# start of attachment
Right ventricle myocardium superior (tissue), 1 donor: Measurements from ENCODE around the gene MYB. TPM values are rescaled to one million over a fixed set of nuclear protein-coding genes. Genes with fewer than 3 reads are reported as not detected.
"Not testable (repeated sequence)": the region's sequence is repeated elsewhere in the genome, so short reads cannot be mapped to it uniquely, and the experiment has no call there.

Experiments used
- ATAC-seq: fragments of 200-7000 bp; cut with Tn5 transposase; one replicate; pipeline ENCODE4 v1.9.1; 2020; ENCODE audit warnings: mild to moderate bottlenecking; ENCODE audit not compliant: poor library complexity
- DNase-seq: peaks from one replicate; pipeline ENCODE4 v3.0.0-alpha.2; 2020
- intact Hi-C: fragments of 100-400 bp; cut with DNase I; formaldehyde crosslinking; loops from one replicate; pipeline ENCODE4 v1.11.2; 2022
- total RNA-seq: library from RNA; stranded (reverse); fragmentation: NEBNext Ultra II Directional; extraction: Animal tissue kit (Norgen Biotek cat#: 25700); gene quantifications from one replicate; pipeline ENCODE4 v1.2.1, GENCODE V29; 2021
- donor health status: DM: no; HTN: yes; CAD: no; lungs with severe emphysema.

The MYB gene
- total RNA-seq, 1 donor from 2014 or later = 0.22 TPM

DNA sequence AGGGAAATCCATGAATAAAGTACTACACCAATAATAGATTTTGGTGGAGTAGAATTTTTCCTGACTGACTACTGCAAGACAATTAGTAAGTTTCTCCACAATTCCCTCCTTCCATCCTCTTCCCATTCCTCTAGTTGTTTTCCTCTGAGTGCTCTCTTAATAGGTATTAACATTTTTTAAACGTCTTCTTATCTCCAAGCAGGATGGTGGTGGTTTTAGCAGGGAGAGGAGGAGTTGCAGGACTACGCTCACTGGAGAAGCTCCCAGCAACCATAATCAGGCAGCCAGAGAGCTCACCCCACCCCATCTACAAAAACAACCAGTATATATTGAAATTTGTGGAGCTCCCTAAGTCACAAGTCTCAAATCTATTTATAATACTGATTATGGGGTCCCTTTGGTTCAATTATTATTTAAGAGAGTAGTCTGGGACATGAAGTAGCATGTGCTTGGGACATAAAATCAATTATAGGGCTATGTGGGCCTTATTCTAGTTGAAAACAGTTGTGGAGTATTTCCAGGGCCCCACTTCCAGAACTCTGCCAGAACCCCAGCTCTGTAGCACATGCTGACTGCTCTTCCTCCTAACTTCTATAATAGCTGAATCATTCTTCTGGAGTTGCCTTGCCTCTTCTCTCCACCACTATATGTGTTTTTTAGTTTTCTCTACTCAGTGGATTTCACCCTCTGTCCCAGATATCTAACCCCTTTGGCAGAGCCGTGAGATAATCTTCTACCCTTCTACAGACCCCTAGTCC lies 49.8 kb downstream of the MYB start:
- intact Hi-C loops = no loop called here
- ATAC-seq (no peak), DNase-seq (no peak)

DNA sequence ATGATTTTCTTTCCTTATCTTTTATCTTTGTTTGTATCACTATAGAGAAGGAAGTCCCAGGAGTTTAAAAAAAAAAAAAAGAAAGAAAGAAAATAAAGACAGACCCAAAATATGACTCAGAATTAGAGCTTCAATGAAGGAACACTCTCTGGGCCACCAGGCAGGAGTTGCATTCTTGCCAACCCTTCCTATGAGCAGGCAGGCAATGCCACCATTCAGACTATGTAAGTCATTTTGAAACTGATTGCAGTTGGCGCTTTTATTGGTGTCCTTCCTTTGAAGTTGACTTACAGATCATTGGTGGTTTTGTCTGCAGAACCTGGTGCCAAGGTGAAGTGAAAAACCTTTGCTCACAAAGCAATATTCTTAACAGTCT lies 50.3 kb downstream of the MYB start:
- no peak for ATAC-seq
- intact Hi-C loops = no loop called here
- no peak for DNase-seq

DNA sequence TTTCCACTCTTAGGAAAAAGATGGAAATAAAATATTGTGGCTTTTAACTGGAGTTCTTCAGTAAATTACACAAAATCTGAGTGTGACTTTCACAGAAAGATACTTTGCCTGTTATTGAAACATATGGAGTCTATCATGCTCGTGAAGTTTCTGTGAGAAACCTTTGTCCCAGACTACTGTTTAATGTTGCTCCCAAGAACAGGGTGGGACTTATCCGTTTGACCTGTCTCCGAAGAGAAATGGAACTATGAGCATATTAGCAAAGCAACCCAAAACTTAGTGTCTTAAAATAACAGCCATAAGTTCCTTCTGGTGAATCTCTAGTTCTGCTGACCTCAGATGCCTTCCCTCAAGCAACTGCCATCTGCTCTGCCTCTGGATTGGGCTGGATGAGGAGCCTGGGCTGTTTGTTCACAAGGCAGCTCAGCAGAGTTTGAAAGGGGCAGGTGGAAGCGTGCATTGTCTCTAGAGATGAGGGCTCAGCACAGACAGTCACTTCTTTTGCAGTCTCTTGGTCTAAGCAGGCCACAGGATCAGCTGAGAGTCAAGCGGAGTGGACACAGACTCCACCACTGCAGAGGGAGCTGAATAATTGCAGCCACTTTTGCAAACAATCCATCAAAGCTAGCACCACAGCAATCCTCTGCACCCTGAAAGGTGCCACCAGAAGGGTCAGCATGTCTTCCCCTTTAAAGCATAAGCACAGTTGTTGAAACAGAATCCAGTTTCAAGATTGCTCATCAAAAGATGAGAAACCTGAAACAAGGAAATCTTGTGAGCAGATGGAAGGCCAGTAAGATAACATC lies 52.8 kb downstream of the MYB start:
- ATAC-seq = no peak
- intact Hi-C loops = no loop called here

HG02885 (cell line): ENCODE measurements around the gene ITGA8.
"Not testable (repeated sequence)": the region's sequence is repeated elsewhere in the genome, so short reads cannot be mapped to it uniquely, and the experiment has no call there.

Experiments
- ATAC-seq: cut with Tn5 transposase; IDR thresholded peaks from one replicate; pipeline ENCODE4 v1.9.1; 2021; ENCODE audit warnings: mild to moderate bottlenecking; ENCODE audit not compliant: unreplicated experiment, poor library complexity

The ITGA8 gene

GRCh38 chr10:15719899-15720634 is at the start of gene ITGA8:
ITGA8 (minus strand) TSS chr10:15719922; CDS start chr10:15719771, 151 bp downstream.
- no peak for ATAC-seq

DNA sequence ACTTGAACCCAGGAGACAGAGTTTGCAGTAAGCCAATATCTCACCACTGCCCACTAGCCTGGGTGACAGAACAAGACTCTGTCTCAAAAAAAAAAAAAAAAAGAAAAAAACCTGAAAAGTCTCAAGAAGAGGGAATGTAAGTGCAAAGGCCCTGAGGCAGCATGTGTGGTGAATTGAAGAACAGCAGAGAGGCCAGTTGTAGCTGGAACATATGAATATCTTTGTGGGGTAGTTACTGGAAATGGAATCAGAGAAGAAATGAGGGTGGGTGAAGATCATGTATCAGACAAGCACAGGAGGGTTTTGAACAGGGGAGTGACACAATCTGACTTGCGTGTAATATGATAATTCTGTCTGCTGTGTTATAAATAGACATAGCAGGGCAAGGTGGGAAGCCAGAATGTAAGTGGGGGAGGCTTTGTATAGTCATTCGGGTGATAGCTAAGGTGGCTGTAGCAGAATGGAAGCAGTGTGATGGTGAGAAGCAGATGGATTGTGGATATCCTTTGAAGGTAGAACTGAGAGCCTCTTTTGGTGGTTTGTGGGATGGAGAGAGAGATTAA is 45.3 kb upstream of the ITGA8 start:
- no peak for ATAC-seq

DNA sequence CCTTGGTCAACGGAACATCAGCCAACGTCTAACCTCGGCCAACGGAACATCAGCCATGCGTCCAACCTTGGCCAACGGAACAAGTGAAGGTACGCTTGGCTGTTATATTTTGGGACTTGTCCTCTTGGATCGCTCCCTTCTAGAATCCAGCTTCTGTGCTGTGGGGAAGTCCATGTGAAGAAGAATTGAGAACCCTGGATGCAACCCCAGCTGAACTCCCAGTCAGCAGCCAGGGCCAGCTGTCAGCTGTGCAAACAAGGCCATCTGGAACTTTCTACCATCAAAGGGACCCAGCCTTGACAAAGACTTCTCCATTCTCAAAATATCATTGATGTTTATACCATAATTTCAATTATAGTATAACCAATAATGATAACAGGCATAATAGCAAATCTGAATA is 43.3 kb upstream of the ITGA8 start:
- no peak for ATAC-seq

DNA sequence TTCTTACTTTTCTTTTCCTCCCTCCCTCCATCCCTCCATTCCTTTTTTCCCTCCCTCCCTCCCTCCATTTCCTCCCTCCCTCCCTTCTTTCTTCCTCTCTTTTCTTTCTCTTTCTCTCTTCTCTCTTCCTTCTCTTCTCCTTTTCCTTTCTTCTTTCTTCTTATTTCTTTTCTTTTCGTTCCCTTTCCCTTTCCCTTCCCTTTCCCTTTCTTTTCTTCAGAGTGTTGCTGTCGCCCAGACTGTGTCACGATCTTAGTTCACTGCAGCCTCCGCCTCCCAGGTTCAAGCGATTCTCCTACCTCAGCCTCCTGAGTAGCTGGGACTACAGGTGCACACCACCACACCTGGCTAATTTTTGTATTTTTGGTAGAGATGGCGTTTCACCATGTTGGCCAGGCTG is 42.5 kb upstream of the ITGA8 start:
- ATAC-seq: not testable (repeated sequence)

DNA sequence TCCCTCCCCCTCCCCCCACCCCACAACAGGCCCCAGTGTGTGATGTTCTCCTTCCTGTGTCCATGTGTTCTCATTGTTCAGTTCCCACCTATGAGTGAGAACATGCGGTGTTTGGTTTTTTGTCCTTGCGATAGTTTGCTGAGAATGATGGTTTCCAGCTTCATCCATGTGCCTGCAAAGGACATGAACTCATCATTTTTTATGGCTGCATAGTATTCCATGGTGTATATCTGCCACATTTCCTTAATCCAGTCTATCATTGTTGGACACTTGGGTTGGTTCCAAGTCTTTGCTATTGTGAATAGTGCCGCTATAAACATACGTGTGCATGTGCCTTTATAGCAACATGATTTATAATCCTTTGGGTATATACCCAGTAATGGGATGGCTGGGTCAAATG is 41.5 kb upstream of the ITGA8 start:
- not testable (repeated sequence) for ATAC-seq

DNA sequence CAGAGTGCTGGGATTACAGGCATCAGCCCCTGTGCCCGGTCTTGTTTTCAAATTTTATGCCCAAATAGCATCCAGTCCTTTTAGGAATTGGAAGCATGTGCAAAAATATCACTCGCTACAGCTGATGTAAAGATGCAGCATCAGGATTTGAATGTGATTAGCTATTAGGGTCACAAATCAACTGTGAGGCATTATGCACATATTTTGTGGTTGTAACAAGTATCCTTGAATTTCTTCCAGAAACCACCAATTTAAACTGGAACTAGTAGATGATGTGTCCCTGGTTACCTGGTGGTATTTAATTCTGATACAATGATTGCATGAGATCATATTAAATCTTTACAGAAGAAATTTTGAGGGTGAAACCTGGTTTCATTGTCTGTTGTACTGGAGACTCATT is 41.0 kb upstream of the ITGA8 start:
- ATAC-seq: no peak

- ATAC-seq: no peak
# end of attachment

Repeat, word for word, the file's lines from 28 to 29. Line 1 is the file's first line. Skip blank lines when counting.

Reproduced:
- no peak for ATAC-seq

DNA sequence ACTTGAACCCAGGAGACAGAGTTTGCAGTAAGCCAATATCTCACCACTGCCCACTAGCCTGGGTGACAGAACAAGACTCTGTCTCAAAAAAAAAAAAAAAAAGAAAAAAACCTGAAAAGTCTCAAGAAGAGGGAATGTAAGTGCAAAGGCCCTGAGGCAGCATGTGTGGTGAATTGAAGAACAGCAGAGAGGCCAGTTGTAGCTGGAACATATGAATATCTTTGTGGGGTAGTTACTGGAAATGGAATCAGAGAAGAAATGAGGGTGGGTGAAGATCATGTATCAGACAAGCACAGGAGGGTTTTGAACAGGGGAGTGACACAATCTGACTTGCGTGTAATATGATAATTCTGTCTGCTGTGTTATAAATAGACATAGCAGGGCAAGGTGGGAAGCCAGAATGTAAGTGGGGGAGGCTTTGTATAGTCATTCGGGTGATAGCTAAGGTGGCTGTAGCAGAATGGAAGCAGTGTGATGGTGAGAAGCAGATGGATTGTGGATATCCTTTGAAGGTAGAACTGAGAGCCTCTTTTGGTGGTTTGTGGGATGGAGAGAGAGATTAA is 45.3 kb upstream of the ITGA8 start: